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PROFILE : Show and Tell : A Ventura elementary school teacher invited a bear to class in 1972 and got an inspiration.

October 11, 1990|CHRISTOPHER REYNOLDS | TIMES STAFF WRITER

Quiet, please. Brian Bemel, veteran Sheridan Way kindergarten teacher, folk music fan and volunteer founder of the Ventura Children's Festival, has a shaggy bear story to share.

Once upon a time in the winter of 1972, a 23-year-old teacher named Brian Bemel was driving home to Ventura from a camping trip in Northern California. Around Big Sur, he stopped to pick up a hitchhiking bear.

The bear was going to Ventura too, and Brian Bemel offered the shaggy beast a ride the whole way--if the bear would come talk to his second-graders at Saticoy Elementary School.

The bear was actually a Canadian circus performer between engagements; it was cold in Big Sur and he had put on the costume to stay warm. So the bear was happy to appear at Brian Bemel's class, and some days later, two dozen elementary school students found this bear inside a cardboard refrigerator box, in their classroom.

"This is my friend Billy the Bear," Brian Bemel said.

Then the bear did some juggling, and a few tricks, and finally took a seat and waited to see what would happen next. It was very quiet for a long time, until one brave second-grader approached Billy the Bear and said:

"Hey. Bears don't have buttons."

And so Brian Bemel and the bear explained what was really going on and talked about bears and circuses for a while. And all the kids paid close attention, and an enduring idea was born in Brian Bemel's head, and everyone, as far as we know, lived happily ever after. The end.

"If you bring exciting people in," Bemel said last week, "kids are just enraptured."

In the course of these last 18 years, Bemel has become the unofficial bringer-in of exciting people to the Ventura Unified School District. He still teaches kindergarten at Sheridan Way Elementary School, a campus tucked into the unglamorous neighborhood between the Ojai Freeway and Ventura Avenue. But he is also the man behind:

* The Ventura Children's Festival, which presents monthly performances throughout the school year at either Ventura or Buena high schools. The next show in that series, Oct. 19, is an anthology of folk tales put on by the Magical Moonshine Puppet Theater at Ventura High. (Advance tickets cost $5.50 for adults, $3.50 for children and $1 more on the night of the show.)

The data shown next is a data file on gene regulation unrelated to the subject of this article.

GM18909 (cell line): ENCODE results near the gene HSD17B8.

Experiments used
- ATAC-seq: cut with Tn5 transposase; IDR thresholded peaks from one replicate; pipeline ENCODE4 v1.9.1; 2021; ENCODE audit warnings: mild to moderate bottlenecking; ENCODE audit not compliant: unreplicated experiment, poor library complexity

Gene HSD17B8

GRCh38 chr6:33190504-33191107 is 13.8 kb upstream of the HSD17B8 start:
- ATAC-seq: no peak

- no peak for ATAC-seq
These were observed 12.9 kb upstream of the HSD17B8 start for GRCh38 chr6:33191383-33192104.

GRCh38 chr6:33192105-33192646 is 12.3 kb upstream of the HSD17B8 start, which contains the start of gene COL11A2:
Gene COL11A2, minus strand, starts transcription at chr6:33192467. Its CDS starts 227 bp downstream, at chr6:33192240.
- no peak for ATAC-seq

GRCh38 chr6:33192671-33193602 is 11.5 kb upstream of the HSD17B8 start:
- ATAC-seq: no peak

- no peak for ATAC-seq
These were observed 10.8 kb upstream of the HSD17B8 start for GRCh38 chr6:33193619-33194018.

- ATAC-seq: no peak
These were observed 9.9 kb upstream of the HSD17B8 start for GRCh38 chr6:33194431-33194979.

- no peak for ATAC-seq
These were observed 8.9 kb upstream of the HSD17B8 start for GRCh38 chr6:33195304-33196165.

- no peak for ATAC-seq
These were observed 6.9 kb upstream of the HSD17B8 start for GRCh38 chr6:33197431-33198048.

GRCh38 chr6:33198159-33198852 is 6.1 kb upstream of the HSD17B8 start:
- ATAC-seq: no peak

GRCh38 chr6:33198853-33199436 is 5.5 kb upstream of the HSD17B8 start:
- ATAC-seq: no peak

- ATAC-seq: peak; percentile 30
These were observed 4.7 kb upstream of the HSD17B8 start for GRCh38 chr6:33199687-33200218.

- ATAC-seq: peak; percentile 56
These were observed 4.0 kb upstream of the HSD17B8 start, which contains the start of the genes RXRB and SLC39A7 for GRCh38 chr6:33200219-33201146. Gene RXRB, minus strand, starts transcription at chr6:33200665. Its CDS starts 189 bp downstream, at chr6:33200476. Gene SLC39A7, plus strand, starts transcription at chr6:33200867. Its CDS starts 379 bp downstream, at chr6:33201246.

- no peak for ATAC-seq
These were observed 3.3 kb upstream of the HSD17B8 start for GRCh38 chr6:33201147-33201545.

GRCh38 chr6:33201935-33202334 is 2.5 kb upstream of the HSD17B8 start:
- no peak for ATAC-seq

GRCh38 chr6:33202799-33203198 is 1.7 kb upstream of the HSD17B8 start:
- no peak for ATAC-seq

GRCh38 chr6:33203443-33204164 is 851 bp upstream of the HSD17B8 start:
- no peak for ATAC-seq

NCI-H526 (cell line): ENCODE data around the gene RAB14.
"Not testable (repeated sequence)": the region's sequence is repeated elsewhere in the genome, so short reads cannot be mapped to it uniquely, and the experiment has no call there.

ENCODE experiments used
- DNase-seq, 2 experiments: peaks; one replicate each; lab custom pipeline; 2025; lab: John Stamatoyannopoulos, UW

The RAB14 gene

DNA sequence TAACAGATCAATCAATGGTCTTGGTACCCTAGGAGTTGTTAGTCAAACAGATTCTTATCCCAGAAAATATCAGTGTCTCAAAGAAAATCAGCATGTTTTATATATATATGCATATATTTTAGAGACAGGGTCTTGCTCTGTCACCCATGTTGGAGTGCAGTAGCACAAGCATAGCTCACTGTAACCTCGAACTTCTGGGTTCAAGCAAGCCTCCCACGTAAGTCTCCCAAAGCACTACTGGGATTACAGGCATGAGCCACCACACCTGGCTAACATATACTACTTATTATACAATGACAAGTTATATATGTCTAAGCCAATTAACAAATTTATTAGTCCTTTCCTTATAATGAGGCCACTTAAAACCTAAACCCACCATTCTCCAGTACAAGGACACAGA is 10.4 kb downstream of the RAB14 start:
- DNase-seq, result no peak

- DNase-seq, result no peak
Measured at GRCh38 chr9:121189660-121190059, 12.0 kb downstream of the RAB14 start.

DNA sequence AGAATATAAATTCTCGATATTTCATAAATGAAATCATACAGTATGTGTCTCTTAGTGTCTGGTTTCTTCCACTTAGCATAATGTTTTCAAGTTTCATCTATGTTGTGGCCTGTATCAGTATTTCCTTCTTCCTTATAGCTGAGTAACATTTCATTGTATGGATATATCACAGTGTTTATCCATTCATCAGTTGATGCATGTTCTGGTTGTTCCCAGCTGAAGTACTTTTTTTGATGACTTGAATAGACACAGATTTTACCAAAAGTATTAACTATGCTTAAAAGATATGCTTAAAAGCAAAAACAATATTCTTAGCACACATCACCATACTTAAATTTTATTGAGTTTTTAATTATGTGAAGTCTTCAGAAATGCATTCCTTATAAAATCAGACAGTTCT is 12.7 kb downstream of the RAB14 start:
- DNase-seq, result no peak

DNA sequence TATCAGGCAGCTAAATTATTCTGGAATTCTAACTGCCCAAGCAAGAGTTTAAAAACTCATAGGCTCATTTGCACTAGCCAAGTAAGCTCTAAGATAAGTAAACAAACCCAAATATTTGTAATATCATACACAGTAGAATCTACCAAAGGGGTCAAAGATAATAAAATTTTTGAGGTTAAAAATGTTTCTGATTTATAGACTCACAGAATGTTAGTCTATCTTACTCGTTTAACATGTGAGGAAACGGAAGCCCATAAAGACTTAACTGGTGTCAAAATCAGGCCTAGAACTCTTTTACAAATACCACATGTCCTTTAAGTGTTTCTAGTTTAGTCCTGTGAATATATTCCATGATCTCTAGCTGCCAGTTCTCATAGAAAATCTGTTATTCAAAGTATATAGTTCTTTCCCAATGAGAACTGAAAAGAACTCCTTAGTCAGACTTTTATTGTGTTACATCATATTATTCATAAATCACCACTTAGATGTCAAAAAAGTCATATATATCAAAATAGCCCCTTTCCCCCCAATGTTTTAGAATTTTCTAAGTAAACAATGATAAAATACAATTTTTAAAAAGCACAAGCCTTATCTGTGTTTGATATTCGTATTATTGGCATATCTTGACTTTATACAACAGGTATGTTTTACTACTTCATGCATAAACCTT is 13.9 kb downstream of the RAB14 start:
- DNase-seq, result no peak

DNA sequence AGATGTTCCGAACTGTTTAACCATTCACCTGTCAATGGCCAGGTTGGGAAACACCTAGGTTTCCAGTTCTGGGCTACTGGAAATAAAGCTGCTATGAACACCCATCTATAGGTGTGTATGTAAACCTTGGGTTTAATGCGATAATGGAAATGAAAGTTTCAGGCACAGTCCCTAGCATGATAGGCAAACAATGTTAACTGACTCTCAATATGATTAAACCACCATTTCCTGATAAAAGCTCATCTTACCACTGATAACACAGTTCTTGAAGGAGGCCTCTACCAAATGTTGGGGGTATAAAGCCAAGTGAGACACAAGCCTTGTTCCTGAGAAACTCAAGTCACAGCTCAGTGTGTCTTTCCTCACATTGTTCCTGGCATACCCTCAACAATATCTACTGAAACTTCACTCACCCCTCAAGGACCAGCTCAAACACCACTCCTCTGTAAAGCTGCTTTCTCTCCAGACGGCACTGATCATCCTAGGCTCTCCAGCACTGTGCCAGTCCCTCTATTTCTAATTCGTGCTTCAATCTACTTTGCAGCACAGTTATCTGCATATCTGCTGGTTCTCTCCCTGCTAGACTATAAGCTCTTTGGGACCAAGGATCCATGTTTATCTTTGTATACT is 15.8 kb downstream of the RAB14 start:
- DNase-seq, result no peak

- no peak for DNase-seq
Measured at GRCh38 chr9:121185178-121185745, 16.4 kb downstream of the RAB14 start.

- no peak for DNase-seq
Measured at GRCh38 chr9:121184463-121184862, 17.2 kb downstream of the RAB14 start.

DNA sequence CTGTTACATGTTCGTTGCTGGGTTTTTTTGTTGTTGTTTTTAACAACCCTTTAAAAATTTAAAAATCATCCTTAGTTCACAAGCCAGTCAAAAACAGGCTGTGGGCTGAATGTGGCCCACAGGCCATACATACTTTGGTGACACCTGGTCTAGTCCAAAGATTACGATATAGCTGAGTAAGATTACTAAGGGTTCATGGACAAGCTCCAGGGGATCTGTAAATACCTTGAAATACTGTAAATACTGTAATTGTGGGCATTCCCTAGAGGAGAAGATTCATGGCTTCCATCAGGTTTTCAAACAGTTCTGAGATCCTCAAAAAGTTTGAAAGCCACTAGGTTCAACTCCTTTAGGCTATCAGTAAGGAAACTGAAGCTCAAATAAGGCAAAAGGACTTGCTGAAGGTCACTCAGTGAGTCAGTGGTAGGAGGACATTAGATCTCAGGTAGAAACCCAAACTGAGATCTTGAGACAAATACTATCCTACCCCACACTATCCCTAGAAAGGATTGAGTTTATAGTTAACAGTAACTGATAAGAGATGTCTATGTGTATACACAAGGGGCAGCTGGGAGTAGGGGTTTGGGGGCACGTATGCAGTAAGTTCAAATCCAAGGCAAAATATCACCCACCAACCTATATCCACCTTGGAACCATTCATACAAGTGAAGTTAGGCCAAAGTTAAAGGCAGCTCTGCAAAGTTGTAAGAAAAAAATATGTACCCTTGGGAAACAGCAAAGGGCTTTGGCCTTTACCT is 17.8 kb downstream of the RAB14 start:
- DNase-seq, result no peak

* The Ventura schools' Guest Artist Series, in which performers--often Children's Festival artists doing double duty--appear during the school day for student audiences. The next of those presentations, set for the morning of Oct. 16 at Buena High, is to be the National Theater of the Deaf/Little Theater of the Deaf. (Tickets cost $2 each, and will go to fourth-, fifth- and sixth-graders.)

* A series of monthly performing arts assemblies at Foster and Sheridan Way elementary schools, and occasionally at other schools.

* A five-session series of arts education seminars for teachers, organized through the Ventura County school system.

In all, Bemel estimated that he runs about $25,000 a year in arts programming, using school district resources like auditoriums and buses. He does it largely without outside donations, and makes it pay for itself.

That, officials said, is what makes his program substantially larger than any arts programming the school district offers through conventional channels.

Bemel grew up in Los Angeles, where his father ran Bemel's Supply & Salvage ("We have it, can get it, or it isn't made"), and studied human development at UC Santa Cruz. His first teaching job, in Salinas, "was terrible . . . I was really into the open-education movement. . . . But I was really green, and I didn't know how to make something happen effectively."

After one year, Bemel made his way south to Ventura and the second-graders of Saticoy Elementary. He was more conservative than he had been in Salinas, but still strayed from the beaten educational path.

In 1980, Bemel moved to a suburb of Vancouver on a Fulbright teacher exchange. When he returned in 1982 he was married--his wife runs a preschool at their home in Ojai--and he had become a kindergarten teacher. And since kindergartners were too young to stage proper shows, Bemel started bringing in performers.

"I guess, inside of me, there's a promoter and publicist," he said. "I found out there are a lot of things I can do that I'd never done before."

UP CLOSE BRIAN BEMEL

Age: 41.

Occupation: Kindergarten teacher at Sheridan Way Elementary School and founder of the Ventura Children's Festival.

Stage: After 18 years of teaching and eight years of pulling together presentations for children, Bemel divides his loyalties between the individual satisfaction of teaching and the broader possibilities of producing children's performing arts programs.

Rage: At the attitude that arts education is a frill and not an essential.

Adage: "If you bring exciting people in, kids are just enraptured."

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